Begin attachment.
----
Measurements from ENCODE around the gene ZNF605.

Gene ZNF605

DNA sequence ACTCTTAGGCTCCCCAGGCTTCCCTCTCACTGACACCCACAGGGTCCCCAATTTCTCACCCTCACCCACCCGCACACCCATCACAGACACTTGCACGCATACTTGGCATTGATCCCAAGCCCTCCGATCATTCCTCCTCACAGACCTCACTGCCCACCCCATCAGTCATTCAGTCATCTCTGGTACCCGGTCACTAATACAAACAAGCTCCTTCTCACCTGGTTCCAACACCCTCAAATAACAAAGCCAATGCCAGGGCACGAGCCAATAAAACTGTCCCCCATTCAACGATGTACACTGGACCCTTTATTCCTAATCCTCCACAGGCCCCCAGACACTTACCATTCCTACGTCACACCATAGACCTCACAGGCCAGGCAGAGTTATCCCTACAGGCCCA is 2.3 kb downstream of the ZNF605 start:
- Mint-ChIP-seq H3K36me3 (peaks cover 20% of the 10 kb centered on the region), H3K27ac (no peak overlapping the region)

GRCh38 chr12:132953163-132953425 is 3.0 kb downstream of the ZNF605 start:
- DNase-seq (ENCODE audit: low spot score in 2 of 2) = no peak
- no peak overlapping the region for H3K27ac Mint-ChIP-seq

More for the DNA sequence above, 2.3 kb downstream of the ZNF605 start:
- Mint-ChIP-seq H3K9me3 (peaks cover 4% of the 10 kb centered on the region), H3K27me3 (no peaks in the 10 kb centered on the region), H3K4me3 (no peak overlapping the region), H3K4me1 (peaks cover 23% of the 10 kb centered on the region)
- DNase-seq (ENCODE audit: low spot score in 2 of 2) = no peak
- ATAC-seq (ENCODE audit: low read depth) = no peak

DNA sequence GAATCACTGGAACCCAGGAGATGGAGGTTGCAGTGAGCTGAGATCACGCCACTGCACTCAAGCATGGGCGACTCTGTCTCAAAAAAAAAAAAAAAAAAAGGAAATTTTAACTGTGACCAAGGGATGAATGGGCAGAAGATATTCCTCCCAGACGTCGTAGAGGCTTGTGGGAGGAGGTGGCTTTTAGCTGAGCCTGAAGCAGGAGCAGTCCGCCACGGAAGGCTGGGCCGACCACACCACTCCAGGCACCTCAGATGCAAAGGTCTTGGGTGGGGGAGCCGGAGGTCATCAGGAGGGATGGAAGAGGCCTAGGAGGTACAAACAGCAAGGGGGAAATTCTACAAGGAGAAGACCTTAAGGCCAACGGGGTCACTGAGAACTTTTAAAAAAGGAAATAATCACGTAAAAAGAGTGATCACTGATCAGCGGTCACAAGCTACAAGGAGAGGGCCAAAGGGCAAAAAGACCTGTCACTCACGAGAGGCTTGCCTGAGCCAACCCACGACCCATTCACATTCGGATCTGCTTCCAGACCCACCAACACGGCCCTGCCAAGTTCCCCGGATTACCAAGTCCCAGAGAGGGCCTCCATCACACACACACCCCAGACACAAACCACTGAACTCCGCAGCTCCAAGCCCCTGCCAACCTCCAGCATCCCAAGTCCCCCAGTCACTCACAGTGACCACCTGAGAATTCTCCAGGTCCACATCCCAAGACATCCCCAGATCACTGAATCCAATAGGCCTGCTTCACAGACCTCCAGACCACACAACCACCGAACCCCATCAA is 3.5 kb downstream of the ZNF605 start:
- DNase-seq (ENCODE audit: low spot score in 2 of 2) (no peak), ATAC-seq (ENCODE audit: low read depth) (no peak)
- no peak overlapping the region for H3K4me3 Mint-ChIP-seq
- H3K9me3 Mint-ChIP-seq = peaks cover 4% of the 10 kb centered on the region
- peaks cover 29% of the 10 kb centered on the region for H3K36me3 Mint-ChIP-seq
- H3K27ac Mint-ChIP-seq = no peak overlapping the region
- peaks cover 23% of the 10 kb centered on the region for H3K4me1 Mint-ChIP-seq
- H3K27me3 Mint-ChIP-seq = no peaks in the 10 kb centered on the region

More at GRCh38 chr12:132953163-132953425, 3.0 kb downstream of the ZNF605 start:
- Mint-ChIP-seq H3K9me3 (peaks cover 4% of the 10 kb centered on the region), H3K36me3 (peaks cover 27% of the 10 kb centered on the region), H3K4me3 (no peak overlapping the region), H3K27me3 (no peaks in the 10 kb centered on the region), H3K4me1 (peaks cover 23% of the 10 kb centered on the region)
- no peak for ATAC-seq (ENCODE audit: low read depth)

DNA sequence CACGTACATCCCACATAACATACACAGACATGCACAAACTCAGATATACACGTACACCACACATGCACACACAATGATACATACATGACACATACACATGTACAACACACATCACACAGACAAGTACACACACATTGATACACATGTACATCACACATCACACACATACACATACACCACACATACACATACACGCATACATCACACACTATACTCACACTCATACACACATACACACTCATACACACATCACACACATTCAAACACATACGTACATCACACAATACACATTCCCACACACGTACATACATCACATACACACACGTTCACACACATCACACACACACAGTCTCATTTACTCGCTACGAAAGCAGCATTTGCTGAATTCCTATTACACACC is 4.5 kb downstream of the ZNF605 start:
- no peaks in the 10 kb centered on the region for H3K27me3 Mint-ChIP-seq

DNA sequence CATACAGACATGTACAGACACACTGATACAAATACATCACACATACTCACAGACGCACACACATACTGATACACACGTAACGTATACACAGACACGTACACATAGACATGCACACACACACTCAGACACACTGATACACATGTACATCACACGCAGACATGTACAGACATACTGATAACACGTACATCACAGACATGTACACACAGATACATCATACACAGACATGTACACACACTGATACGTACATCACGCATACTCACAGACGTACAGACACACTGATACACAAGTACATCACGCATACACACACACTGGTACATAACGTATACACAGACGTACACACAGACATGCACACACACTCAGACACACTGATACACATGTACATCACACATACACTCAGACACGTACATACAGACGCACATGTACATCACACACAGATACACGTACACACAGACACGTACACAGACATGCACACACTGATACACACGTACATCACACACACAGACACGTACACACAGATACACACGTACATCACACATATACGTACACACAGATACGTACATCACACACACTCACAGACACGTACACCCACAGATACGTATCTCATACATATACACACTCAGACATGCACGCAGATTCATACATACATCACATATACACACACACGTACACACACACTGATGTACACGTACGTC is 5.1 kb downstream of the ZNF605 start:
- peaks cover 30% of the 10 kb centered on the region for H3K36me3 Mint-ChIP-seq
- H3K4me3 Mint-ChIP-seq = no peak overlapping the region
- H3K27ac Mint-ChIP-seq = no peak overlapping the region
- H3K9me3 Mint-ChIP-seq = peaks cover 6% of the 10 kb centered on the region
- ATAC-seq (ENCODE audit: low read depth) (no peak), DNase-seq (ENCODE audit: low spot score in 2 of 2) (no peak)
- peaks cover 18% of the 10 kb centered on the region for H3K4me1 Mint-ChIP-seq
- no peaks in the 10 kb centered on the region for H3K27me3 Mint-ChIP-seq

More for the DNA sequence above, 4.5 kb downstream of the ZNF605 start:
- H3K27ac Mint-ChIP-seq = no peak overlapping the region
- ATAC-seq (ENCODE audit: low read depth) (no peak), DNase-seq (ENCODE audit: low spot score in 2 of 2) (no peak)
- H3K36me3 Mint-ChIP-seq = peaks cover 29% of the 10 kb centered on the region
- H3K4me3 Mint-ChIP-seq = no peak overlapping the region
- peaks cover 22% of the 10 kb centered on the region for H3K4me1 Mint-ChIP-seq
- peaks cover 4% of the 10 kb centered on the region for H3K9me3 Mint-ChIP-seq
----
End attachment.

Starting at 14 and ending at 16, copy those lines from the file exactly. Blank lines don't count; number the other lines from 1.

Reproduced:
- no peak overlapping the region for H3K4me3 Mint-ChIP-seq
- H3K9me3 Mint-ChIP-seq = peaks cover 4% of the 10 kb centered on the region
- peaks cover 29% of the 10 kb centered on the region for H3K36me3 Mint-ChIP-seq